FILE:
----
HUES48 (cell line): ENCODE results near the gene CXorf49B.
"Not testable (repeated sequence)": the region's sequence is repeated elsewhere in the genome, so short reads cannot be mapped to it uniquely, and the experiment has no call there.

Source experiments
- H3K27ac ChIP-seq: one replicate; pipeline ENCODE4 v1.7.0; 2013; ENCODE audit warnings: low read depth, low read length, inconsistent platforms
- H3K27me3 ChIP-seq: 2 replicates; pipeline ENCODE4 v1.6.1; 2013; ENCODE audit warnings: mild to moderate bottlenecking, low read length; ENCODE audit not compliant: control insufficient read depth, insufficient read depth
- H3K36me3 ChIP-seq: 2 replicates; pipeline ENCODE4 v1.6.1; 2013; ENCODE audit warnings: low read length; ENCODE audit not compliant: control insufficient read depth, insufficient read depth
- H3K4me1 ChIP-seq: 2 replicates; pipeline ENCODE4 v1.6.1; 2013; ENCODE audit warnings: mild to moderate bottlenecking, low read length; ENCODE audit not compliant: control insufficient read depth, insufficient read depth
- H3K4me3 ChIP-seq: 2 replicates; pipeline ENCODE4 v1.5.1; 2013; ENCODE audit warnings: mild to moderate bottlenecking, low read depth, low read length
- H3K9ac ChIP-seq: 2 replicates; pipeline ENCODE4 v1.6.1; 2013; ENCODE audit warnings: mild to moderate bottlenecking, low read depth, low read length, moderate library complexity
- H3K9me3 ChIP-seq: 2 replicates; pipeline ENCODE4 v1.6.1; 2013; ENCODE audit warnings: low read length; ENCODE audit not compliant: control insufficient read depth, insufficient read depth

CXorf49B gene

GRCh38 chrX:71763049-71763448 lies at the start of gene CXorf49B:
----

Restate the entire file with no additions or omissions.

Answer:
HUES48 (cell line): ENCODE results near the gene CXorf49B.
"Not testable (repeated sequence)": the region's sequence is repeated elsewhere in the genome, so short reads cannot be mapped to it uniquely, and the experiment has no call there.

Source experiments
- H3K27ac ChIP-seq: one replicate; pipeline ENCODE4 v1.7.0; 2013; ENCODE audit warnings: low read depth, low read length, inconsistent platforms
- H3K27me3 ChIP-seq: 2 replicates; pipeline ENCODE4 v1.6.1; 2013; ENCODE audit warnings: mild to moderate bottlenecking, low read length; ENCODE audit not compliant: control insufficient read depth, insufficient read depth
- H3K36me3 ChIP-seq: 2 replicates; pipeline ENCODE4 v1.6.1; 2013; ENCODE audit warnings: low read length; ENCODE audit not compliant: control insufficient read depth, insufficient read depth
- H3K4me1 ChIP-seq: 2 replicates; pipeline ENCODE4 v1.6.1; 2013; ENCODE audit warnings: mild to moderate bottlenecking, low read length; ENCODE audit not compliant: control insufficient read depth, insufficient read depth
- H3K4me3 ChIP-seq: 2 replicates; pipeline ENCODE4 v1.5.1; 2013; ENCODE audit warnings: mild to moderate bottlenecking, low read depth, low read length
- H3K9ac ChIP-seq: 2 replicates; pipeline ENCODE4 v1.6.1; 2013; ENCODE audit warnings: mild to moderate bottlenecking, low read depth, low read length, moderate library complexity
- H3K9me3 ChIP-seq: 2 replicates; pipeline ENCODE4 v1.6.1; 2013; ENCODE audit warnings: low read length; ENCODE audit not compliant: control insufficient read depth, insufficient read depth

CXorf49B gene

GRCh38 chrX:71763049-71763448 lies at the start of gene CXorf49B: